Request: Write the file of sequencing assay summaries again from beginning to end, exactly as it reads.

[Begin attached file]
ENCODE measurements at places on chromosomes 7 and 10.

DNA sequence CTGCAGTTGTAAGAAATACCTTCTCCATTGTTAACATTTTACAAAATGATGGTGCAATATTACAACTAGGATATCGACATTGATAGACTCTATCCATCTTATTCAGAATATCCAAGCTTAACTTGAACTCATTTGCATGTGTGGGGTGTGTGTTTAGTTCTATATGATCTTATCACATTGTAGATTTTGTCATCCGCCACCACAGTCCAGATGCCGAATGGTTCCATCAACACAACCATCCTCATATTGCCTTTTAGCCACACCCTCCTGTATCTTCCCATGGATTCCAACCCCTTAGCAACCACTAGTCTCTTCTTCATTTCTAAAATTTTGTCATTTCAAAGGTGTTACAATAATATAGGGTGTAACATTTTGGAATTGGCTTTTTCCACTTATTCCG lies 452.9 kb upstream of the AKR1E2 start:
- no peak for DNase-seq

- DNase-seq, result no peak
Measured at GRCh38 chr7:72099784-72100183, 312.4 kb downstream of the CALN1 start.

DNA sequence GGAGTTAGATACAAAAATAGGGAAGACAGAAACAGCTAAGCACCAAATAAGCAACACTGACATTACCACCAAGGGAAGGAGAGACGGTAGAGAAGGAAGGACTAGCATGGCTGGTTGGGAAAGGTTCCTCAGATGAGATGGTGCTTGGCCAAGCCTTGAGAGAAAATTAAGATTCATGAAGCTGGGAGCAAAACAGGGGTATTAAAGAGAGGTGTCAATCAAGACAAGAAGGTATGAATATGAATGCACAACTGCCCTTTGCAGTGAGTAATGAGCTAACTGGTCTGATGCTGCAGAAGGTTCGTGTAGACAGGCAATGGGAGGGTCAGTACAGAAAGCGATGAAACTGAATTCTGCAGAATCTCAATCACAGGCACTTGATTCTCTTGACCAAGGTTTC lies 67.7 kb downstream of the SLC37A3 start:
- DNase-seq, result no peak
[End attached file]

ENCODE measurements at places on chromosomes 7 and 10.

DNA sequence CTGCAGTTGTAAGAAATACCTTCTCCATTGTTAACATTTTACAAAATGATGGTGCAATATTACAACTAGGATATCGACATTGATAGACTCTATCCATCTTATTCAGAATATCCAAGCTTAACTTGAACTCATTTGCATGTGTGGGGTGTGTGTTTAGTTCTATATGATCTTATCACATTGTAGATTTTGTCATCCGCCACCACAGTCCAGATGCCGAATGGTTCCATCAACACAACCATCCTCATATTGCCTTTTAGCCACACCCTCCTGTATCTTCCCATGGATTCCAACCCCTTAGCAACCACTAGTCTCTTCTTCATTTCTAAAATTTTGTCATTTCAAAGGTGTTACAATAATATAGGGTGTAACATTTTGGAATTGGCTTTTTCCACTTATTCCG lies 452.9 kb upstream of the AKR1E2 start:
- no peak for DNase-seq

- DNase-seq, result no peak
Measured at GRCh38 chr7:72099784-72100183, 312.4 kb downstream of the CALN1 start.

DNA sequence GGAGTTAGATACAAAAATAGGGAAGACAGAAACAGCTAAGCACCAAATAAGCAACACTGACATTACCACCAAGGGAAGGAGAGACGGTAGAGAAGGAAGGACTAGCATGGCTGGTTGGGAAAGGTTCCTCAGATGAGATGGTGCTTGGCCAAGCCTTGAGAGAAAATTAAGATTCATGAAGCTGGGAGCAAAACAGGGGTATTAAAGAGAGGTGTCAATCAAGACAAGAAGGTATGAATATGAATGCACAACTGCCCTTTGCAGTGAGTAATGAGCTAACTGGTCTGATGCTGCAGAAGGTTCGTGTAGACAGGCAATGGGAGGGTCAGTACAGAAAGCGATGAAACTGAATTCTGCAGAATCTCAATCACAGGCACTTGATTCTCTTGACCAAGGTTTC lies 67.7 kb downstream of the SLC37A3 start:
- DNase-seq, result no peak